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    In your own garden – Sukkot

    Each festival has its theme. Sometimes it is the individual and his soul. Sometimes it is the family and its future, sometimes the nation and its quality, sometimes the people and its ethos. With Sukkot it is Nature and God’s bounty.

    Maybe if you live in a rural environment you already have Nature as your neighbour, but if you are a city-dweller there is a special dimension to be found when you build your annual sukkah, however small it might have to be if its nook is hemmed in and its corner is precious.

    So many of our streets are concrete jungles, so many houses are brick building-blocks, so many apartments are anonymous pigeon-holes.

    Living in Jerusalem I constantly wonder why the ubiquitous building projects seldom have sukkah balconies. In our case there is a sukkah balcony which is one of the jewels of our home. Having a sukkah makes sure that at least once in a while you encounter a bit of fresh air and greenery. Even if it’s only for eight days you can get a tiny taste of Nature.

    In the cramped conditions of urban living we don’t all have the chance of building our own sukkah, so we try to make do by being invited to someone else’s or spending time in the synagogue sukkah. Some of us can do both.

    I well recall, even after many decades, the fragrance of a certain synagogue sukkah which I patronised as a child; I still vividly remember the greenery around the walls and I inhale the air and can taste the Kiddush-time sponge cake. That synagogue had its sukkah in an open area outside the shule and nothing could rival it.

    Up until recent times city dwelling was rather rare. The Torah makes a special point of Cain building a city (Gen. 4:17). That “city”, however, was probably only an encampment of two or three houses. In the Biblical era the only city with urban status was probably Jerusalem, though in modern terms Jerusalem was not much more than a village. The Mishnah Megillah speaks of villages, towns and cities, but none of them had any pretensions to city-status in modern terms.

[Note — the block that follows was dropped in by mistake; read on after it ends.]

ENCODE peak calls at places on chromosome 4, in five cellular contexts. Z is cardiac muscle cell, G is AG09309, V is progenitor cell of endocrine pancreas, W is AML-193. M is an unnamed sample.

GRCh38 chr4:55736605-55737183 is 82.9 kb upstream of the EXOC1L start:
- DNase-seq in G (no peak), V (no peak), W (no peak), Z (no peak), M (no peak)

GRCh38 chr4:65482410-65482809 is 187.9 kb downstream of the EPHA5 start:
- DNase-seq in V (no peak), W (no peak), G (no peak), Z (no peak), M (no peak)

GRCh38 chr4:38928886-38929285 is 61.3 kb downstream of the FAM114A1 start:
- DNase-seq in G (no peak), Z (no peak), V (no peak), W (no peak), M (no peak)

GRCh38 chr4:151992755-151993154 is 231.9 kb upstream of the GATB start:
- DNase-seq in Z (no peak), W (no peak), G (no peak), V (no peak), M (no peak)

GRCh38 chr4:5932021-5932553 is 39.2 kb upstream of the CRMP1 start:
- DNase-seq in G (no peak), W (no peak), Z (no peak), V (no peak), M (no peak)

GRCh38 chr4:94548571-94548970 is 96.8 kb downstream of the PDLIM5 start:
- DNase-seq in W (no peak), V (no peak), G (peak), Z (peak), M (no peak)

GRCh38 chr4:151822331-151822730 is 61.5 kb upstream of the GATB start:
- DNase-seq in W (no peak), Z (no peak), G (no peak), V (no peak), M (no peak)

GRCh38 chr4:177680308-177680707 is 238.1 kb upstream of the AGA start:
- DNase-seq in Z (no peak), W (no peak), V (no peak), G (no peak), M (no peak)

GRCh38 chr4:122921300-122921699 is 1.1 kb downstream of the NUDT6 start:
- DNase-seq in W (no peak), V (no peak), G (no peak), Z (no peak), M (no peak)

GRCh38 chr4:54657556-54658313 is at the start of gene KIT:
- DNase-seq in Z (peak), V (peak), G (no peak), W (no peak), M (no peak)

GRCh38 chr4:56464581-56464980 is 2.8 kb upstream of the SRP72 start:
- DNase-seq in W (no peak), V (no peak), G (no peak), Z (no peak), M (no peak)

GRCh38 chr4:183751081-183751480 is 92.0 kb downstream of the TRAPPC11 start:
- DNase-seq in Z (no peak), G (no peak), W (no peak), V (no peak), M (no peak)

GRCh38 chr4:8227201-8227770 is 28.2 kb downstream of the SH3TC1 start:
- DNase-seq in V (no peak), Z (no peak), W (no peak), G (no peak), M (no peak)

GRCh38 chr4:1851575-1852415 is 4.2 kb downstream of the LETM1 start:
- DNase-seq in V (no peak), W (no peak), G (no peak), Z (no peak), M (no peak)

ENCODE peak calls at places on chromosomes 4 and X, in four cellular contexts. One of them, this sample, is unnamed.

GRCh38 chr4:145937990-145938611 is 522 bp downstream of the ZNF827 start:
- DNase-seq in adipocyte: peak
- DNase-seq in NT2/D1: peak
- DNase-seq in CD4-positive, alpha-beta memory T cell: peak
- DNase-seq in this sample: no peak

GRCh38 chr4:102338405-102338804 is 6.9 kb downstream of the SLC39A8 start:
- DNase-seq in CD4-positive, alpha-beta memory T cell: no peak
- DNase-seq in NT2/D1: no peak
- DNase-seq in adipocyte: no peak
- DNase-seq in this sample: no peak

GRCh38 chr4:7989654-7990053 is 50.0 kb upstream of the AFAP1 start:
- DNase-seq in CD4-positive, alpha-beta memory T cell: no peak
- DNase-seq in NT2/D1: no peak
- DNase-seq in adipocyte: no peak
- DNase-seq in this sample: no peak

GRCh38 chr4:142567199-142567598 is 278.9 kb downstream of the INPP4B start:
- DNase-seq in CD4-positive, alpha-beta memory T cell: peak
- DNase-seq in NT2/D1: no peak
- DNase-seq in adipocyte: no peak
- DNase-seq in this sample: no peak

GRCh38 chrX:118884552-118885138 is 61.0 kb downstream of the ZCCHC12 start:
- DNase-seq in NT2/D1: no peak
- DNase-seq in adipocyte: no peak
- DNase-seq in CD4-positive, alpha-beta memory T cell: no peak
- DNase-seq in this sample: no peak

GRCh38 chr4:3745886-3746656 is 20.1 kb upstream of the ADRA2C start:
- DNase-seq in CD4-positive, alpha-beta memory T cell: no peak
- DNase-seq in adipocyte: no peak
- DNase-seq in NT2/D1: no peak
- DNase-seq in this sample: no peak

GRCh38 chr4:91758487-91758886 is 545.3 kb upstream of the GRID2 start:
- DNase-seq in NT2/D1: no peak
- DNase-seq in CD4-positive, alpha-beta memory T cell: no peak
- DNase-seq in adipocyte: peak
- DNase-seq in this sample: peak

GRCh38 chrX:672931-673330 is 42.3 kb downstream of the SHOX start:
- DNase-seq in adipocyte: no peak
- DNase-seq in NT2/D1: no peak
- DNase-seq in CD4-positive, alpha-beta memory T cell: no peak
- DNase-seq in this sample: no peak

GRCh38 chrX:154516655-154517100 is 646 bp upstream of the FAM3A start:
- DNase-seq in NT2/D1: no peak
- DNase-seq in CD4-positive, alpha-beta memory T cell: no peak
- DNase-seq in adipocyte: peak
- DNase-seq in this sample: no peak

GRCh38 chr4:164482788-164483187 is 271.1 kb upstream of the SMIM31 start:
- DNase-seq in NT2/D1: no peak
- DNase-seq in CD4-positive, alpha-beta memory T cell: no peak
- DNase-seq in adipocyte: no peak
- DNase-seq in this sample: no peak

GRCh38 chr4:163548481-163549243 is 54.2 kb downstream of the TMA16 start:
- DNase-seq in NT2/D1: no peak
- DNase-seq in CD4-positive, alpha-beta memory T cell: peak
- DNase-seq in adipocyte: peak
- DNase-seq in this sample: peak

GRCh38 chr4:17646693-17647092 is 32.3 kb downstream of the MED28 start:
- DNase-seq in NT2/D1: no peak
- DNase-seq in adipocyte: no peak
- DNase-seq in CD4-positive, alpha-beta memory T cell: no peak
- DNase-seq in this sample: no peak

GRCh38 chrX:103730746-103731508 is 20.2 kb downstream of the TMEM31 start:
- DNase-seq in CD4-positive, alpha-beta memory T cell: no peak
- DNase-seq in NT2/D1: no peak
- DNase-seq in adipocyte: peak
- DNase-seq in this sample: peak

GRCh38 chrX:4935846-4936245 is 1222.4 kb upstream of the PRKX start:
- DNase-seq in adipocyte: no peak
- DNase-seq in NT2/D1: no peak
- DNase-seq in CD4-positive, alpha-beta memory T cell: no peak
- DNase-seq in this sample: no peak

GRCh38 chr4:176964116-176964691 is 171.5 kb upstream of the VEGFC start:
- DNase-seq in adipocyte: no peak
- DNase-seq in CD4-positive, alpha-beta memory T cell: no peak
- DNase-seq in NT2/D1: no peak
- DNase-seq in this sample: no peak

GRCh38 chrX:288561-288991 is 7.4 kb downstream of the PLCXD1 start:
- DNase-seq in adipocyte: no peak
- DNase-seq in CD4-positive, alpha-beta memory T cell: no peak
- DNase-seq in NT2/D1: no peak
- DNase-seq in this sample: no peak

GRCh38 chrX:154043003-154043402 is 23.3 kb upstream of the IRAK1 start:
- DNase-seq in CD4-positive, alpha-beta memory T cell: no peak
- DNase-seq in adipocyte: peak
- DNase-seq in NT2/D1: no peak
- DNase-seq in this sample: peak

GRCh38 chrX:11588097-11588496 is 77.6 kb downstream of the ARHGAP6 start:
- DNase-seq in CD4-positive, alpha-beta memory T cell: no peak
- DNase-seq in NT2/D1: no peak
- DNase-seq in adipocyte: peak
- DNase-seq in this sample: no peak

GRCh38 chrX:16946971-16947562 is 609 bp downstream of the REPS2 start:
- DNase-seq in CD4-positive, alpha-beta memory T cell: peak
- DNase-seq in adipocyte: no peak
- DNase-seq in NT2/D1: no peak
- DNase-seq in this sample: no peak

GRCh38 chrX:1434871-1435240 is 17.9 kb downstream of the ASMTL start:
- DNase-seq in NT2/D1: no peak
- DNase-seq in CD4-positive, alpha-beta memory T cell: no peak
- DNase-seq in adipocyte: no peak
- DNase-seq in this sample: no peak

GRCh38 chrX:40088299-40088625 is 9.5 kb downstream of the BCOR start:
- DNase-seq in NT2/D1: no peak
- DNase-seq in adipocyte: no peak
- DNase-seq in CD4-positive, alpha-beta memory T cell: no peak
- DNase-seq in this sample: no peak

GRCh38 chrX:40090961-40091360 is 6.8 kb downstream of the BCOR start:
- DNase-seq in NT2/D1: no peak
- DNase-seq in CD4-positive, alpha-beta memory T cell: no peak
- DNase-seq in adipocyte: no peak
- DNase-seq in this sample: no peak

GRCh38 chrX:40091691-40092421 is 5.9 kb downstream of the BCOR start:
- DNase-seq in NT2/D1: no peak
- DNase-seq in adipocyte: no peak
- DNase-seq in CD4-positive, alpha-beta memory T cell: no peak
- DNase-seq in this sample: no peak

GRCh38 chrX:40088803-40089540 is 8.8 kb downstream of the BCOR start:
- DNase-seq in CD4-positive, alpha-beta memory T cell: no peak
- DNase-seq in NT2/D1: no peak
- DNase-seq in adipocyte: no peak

Until quite recently most people lived in relatively small settlements and indeed up to 200 years ago no more than one person in fifty lived in what we today would call a city. So it’s only recently that the sukkah was desperately needed as a fleeting contact with Nature. How they managed to build sukkot in Eastern Europe I have no idea.

    Move on to today and you see how hard it is to find a nook that is open to the sky and how important it is to have a festival which gives us a feeling for branches, greenery and the fresh air. Thanks to the sukkah, the Jewish people always had a feeling for Nature and gave thanks to the Creator. And thanks to the Arba’ah Minim used on Sukkot we Jews saw, held and celebrated samples of God’s Creation.

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